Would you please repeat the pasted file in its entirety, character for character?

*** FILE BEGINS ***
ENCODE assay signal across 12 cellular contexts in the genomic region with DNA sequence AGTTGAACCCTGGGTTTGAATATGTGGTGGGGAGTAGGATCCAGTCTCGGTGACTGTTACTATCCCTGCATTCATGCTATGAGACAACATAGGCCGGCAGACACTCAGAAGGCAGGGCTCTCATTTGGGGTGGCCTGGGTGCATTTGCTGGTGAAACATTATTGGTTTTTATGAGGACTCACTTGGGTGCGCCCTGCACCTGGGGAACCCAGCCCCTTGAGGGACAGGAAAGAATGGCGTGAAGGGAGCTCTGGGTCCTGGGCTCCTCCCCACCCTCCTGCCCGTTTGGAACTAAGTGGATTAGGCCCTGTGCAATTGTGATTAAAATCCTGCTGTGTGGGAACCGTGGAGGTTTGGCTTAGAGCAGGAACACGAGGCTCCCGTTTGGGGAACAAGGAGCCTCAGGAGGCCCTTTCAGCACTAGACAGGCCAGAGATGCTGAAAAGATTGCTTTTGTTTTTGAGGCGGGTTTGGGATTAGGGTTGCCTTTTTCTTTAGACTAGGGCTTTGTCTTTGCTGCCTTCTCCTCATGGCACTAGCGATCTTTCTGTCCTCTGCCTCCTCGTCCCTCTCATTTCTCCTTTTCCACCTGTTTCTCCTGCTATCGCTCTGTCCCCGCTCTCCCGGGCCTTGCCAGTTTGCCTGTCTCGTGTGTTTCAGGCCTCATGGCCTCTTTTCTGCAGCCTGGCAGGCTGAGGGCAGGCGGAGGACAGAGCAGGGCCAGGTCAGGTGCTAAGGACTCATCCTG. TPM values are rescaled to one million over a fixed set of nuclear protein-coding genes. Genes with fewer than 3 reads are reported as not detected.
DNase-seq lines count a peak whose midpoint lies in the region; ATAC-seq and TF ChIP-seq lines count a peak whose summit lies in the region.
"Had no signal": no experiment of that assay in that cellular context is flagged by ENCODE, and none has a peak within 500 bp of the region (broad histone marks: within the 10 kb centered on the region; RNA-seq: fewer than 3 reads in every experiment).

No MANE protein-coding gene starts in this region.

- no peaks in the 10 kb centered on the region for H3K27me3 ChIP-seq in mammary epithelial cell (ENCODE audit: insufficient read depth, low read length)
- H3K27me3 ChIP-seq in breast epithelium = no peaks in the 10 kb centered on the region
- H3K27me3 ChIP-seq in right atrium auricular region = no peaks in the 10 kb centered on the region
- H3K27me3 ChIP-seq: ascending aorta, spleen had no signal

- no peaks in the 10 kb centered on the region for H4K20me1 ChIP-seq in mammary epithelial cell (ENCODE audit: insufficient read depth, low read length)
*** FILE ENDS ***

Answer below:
ENCODE assay signal across 12 cellular contexts in the genomic region with DNA sequence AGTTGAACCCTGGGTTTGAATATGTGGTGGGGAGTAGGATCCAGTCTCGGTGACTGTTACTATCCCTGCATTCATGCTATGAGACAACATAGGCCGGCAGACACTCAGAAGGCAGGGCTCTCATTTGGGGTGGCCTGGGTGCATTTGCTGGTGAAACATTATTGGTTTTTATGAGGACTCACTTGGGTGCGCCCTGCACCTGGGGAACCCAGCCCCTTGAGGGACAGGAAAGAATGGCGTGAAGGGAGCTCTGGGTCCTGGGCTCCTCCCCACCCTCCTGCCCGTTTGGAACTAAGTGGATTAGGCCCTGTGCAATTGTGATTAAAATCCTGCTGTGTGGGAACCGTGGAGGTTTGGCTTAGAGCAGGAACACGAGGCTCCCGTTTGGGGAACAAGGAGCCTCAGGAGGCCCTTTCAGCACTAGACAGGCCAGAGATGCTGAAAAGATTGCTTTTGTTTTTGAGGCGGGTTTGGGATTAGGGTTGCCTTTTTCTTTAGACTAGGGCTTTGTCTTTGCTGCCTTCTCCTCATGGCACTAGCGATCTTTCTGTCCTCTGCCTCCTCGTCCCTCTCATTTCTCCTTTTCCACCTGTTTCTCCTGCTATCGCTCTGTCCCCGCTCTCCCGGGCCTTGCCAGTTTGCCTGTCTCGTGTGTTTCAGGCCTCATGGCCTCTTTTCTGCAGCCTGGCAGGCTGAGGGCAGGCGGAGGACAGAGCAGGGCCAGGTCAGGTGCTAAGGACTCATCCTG. TPM values are rescaled to one million over a fixed set of nuclear protein-coding genes. Genes with fewer than 3 reads are reported as not detected.
DNase-seq lines count a peak whose midpoint lies in the region; ATAC-seq and TF ChIP-seq lines count a peak whose summit lies in the region.
"Had no signal": no experiment of that assay in that cellular context is flagged by ENCODE, and none has a peak within 500 bp of the region (broad histone marks: within the 10 kb centered on the region; RNA-seq: fewer than 3 reads in every experiment).

No MANE protein-coding gene starts in this region.

- no peaks in the 10 kb centered on the region for H3K27me3 ChIP-seq in mammary epithelial cell (ENCODE audit: insufficient read depth, low read length)
- H3K27me3 ChIP-seq in breast epithelium = no peaks in the 10 kb centered on the region
- H3K27me3 ChIP-seq in right atrium auricular region = no peaks in the 10 kb centered on the region
- H3K27me3 ChIP-seq: ascending aorta, spleen had no signal

- no peaks in the 10 kb centered on the region for H4K20me1 ChIP-seq in mammary epithelial cell (ENCODE audit: insufficient read depth, low read length)